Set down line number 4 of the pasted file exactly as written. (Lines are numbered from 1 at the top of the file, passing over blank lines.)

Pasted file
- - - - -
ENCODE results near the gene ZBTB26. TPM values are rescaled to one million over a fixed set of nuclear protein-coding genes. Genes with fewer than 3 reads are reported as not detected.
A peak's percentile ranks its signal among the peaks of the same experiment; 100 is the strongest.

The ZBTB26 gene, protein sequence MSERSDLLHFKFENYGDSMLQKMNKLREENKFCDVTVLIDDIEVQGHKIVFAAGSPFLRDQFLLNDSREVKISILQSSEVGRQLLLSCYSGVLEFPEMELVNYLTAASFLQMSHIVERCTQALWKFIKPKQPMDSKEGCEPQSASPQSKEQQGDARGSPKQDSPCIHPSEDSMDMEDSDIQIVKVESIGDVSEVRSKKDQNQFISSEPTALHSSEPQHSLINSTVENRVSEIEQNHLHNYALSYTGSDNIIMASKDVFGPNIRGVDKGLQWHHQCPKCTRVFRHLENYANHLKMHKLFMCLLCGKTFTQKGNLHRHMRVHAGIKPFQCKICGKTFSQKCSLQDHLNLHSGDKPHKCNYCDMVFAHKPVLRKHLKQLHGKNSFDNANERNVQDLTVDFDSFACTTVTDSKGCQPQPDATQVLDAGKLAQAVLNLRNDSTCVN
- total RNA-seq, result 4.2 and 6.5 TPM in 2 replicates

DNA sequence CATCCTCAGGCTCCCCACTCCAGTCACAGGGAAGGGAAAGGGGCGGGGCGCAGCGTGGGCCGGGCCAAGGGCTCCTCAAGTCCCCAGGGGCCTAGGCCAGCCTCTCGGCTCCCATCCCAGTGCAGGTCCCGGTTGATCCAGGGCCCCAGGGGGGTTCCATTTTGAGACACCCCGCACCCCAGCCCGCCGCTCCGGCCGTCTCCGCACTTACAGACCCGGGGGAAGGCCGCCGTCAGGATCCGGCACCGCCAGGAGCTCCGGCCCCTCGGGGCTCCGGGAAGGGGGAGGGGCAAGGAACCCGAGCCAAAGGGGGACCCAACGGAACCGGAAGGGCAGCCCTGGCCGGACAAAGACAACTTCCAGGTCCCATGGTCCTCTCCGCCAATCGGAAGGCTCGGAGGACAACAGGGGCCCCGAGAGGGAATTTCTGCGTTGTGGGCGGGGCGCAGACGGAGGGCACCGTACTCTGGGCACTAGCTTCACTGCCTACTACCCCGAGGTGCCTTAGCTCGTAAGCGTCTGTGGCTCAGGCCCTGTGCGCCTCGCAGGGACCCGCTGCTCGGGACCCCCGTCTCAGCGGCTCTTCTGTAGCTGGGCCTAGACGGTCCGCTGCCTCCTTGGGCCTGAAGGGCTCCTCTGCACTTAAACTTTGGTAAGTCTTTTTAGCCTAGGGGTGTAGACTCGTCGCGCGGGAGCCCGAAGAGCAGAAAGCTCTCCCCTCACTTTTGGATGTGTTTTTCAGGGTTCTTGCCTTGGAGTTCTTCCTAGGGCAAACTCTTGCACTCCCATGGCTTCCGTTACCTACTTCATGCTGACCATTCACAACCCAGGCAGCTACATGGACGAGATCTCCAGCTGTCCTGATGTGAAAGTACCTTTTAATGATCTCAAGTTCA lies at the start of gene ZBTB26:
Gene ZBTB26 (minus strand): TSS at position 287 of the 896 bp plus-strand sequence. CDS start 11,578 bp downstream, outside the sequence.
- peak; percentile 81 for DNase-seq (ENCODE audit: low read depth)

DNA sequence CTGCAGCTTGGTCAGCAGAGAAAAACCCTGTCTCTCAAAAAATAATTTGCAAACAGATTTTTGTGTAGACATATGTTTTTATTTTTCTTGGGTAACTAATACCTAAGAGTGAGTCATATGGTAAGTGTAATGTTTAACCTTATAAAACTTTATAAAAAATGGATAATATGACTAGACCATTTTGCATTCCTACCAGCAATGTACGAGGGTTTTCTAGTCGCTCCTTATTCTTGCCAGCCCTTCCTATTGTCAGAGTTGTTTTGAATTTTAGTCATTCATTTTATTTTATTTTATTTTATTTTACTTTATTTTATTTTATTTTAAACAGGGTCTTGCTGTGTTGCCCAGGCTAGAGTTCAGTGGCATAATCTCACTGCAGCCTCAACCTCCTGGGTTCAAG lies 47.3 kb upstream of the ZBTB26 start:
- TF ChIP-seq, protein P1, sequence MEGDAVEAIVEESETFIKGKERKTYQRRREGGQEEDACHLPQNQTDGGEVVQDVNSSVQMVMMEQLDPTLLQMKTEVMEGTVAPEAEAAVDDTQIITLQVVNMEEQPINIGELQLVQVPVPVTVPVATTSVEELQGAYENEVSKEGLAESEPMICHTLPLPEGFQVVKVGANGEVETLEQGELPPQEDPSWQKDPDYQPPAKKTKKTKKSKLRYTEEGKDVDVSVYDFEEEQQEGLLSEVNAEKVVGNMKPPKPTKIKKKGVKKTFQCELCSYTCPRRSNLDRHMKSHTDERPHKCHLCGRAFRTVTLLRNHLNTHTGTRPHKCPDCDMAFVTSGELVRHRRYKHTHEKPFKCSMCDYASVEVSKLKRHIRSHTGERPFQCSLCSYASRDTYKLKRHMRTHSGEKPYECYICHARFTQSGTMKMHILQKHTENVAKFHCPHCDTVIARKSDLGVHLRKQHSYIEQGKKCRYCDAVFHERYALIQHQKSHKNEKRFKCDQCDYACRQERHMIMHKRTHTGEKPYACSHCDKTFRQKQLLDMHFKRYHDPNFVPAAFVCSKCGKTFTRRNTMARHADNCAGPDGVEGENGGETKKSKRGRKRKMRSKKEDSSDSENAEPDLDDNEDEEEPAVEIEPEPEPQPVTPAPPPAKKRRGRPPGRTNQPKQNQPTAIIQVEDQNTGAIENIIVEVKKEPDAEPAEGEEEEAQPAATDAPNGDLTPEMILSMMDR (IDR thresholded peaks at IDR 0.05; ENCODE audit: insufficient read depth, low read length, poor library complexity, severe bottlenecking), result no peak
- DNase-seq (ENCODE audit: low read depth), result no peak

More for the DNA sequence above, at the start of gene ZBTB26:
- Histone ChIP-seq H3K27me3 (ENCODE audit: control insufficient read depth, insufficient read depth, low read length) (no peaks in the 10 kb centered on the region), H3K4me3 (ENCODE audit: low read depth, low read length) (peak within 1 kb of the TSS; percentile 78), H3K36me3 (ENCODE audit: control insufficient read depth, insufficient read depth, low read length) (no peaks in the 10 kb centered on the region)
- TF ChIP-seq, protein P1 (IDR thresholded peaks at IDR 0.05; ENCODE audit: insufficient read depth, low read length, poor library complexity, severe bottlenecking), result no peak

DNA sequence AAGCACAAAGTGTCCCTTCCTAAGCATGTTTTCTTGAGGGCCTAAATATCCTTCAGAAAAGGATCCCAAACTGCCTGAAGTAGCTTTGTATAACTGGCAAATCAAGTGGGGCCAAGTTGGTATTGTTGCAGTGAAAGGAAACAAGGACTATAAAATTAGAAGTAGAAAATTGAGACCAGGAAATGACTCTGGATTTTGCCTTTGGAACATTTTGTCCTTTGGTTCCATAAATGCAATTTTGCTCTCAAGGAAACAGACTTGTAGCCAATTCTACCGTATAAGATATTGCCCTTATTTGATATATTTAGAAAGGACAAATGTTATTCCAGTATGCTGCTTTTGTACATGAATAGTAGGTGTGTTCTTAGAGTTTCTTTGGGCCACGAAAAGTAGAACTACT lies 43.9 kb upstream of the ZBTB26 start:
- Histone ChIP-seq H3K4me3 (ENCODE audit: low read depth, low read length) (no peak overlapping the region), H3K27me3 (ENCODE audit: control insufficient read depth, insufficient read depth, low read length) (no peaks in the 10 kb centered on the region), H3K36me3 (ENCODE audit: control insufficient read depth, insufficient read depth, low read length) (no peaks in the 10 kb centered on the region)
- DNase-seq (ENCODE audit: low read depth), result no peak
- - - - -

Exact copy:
- total RNA-seq, result 4.2 and 6.5 TPM in 2 replicates